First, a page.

All gardeners know the problem. They spend long hours getting the conditions right for their plants to thrive. They cultivate the soil, plant in the right season, see to the proper fertilizer, and water if necessary—their intended crops, whether vegetables or flowers, soon sprout. But along with the desired plants come some undesirable weeds. What is true in the garden is also true in our walk with Jesus.
In the Parable of the Sower, Jesus identified the weeds as the “worries of this life and the lure of wealth.” (Matthew 13:22b, NLT) One way or another, these weeds produce another kind of fruit called sin. From a purely legalistic perspective, guilt is accounted whenever a law is broken. Those “laws” could be governmental statutes or unwritten societal expectations. The Bible, however, defines sin a bit differently.
While the Bible does provide plenty of law-like proscriptions, especially in the Law of Moses portions, Jesus summed up God’s law with two commands. Love God with everything you are and love your neighbor (see Matthew 22:36-40). The Apostle Paul, in a response intended to settle a controversy concerning what is lawful to eat, concluded, “But he who doubts is condemned if he eats, because his eating is not from faith; and whatever is not from faith is sin.” (Romans 14:23, NASB95) So instead of lengthy volumes of law, sin can be described this way: Sin is anything that lessens our love for God or our love for one another and is not from our faith in Christ. But here’s the good news – Jesus forgives sin!
Back to the garden. The gardener knows that for their crops to do well, they must pull the weeds. It’s not fun, and the labor has no immediate fruit. Many folks have started gardening but gave up when it comes to weeding. The mistake folks often make is weeding only when the weeds seem to be taking over. But the wise gardener knows it’s much easier to weed frequently to catch the weeds while small. Likewise, if we consider the weeds of sin in our hearts only after they’ve crowded out our faith, we’ll have a tough slog on our hands. But if we are frequently asking the Holy Spirit to show us our weeds, our sins, then our weeding is easier.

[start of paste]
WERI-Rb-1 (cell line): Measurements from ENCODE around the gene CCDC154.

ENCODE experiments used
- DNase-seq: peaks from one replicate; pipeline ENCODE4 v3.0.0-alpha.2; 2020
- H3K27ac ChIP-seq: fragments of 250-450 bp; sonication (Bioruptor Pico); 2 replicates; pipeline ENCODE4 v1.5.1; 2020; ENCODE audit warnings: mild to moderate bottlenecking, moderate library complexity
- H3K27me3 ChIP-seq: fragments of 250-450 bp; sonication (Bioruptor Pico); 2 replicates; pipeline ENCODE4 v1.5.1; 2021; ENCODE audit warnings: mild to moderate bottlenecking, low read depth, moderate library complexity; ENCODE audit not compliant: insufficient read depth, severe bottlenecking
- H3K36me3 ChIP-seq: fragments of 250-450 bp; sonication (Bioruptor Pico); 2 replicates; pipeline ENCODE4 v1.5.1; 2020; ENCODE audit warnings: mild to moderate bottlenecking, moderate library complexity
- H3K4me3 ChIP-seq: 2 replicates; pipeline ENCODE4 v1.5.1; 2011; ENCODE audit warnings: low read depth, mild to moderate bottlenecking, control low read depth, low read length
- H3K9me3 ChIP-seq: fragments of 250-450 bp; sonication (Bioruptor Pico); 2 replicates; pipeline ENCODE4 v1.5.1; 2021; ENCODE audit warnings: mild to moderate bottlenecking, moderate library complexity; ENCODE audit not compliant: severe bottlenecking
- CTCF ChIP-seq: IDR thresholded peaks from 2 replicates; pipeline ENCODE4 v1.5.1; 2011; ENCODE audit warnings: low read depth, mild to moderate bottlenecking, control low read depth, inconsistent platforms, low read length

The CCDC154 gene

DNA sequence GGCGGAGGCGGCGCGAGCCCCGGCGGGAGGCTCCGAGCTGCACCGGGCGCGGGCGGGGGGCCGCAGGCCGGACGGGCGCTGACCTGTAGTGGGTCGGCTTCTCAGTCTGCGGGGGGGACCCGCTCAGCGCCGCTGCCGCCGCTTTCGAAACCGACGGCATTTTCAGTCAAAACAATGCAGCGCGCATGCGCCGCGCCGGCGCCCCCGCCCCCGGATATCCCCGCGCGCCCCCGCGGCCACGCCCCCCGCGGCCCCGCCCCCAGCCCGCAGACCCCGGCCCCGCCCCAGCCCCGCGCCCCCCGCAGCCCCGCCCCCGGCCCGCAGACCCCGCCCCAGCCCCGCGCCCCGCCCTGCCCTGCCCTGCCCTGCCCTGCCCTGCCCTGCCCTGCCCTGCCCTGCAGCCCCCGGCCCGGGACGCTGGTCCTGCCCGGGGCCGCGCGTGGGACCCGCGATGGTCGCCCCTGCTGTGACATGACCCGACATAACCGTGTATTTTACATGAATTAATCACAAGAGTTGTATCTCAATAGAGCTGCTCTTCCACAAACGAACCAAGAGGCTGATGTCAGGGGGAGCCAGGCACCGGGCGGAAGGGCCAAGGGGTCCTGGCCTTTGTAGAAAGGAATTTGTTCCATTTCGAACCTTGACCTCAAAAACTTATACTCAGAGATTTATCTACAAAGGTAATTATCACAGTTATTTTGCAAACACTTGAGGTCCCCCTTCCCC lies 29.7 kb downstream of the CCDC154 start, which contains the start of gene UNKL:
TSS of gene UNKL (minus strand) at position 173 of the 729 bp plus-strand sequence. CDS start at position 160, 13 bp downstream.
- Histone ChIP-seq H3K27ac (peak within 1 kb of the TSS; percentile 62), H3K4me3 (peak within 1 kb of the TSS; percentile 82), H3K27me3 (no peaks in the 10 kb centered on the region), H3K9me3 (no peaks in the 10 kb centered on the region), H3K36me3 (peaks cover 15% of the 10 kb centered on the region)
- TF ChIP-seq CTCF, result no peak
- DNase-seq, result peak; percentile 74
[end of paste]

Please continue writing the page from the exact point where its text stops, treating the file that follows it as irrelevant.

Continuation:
Jesus paid for our forgiveness on the cross. That is the good news of the Bible. Where our sin kept us from God, Jesus made the way for us to be forgiven and reconciled with God. When the Holy Spirit convicts our heart, when He shows us a weed, we pull the weed by turning from it (repentance), agreeing with God that it is a sin, and asking for His forgiveness which God joyfully gives.
It may seem that all we do is pull weeds. And some have gotten so caught up in weed pulling that they’ve forgotten the reason. The goal is not to see who can pull the most weeds but to grow the fruit of love, joy, peace, patience, kindness, goodness, faithfulness, gentleness, and self-control (see Galatians 5:22). To weed out our sin, we must be honest with ourselves, we must rely on the conviction of the Holy Spirit, and we must have faith in the mercy of a loving God. Do that often, and the harvest of your walk with Jesus will overflow.